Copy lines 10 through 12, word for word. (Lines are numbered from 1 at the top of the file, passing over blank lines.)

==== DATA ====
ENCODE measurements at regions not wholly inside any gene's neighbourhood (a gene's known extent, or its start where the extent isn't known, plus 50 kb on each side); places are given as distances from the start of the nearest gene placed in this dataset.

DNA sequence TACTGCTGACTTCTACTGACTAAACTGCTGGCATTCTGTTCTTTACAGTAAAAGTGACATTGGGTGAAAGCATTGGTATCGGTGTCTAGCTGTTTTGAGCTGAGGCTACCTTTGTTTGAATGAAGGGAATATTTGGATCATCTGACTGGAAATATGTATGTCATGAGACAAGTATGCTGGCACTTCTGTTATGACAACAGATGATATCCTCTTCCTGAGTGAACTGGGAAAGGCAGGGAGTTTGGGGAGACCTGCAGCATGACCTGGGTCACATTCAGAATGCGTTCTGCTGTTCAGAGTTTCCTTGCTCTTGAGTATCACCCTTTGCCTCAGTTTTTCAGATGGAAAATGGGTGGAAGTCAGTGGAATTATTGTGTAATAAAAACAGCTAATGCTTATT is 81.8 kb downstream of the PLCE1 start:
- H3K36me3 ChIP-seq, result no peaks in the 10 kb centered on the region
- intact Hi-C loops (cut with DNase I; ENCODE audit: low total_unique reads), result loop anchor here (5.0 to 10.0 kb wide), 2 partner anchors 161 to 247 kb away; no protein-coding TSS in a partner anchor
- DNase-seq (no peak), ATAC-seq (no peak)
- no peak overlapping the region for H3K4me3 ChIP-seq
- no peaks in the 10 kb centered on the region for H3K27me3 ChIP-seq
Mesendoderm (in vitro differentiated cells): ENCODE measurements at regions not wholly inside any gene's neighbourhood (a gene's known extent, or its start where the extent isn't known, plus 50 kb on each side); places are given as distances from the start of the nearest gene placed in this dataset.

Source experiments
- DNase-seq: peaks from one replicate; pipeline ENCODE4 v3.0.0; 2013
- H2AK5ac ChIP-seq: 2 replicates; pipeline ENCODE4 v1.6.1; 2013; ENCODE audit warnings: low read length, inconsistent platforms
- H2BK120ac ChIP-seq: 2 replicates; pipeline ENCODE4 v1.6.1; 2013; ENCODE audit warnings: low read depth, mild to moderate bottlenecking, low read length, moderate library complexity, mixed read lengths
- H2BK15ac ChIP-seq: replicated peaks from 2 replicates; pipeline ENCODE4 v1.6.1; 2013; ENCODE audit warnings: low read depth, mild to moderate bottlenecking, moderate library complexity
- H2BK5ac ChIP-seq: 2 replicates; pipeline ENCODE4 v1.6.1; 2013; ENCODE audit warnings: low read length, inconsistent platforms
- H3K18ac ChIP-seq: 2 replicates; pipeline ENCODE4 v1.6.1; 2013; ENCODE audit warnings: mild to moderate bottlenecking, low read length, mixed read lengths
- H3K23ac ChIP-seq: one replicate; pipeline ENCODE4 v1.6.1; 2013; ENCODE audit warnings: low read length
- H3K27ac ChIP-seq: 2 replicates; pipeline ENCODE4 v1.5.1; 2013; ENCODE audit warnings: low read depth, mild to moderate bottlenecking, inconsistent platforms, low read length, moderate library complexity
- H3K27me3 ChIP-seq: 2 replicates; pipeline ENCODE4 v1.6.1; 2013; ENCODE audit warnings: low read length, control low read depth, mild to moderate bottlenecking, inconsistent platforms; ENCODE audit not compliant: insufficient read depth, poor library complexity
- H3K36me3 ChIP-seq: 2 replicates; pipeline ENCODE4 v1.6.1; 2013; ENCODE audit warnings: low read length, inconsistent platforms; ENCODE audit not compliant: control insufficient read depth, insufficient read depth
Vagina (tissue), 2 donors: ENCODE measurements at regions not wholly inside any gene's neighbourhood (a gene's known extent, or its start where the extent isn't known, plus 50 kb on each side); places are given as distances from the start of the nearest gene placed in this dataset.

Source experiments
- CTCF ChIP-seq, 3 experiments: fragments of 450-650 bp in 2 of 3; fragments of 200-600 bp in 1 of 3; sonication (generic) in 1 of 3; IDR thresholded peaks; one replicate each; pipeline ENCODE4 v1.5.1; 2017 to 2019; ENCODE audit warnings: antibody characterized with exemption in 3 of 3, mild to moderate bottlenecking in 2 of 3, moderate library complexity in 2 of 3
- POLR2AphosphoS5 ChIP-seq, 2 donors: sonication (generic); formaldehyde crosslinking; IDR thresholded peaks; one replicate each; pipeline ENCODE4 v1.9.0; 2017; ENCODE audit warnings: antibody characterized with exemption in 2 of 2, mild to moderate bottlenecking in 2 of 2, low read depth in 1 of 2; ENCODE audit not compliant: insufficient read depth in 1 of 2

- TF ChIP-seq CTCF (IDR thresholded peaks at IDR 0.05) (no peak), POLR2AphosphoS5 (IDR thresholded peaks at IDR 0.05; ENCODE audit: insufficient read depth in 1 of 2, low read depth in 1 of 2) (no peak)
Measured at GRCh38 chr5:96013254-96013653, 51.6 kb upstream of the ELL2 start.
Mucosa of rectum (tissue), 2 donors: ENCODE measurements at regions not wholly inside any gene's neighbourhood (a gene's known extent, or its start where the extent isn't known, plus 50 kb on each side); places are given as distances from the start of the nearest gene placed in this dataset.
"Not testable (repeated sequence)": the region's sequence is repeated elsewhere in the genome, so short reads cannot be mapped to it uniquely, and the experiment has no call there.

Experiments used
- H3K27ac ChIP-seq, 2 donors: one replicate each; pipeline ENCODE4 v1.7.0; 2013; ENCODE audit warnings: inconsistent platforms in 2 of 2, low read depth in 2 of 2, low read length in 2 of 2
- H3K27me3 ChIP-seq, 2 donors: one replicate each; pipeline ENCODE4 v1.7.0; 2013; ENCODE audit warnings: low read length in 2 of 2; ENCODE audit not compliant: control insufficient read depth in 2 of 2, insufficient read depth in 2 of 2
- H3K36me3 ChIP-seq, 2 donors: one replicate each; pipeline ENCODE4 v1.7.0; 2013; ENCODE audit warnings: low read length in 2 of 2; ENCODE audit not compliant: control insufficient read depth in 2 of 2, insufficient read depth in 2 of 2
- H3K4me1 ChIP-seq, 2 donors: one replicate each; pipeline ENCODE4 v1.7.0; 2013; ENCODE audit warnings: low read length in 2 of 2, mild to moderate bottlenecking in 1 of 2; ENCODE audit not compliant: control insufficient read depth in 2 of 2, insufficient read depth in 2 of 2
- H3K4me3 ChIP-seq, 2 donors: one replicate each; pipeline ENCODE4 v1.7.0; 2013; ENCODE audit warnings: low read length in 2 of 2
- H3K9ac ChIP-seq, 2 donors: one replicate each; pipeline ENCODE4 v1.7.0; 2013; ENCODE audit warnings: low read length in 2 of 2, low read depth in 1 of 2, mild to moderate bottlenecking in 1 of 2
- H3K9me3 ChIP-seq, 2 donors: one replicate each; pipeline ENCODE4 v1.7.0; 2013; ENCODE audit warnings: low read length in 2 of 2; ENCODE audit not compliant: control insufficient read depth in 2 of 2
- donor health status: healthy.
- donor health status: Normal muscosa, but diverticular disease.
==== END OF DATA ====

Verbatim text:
- DNase-seq: peaks from one replicate; pipeline ENCODE4 v3.0.0; 2013
- H2AK5ac ChIP-seq: 2 replicates; pipeline ENCODE4 v1.6.1; 2013; ENCODE audit warnings: low read length, inconsistent platforms
- H2BK120ac ChIP-seq: 2 replicates; pipeline ENCODE4 v1.6.1; 2013; ENCODE audit warnings: low read depth, mild to moderate bottlenecking, low read length, moderate library complexity, mixed read lengths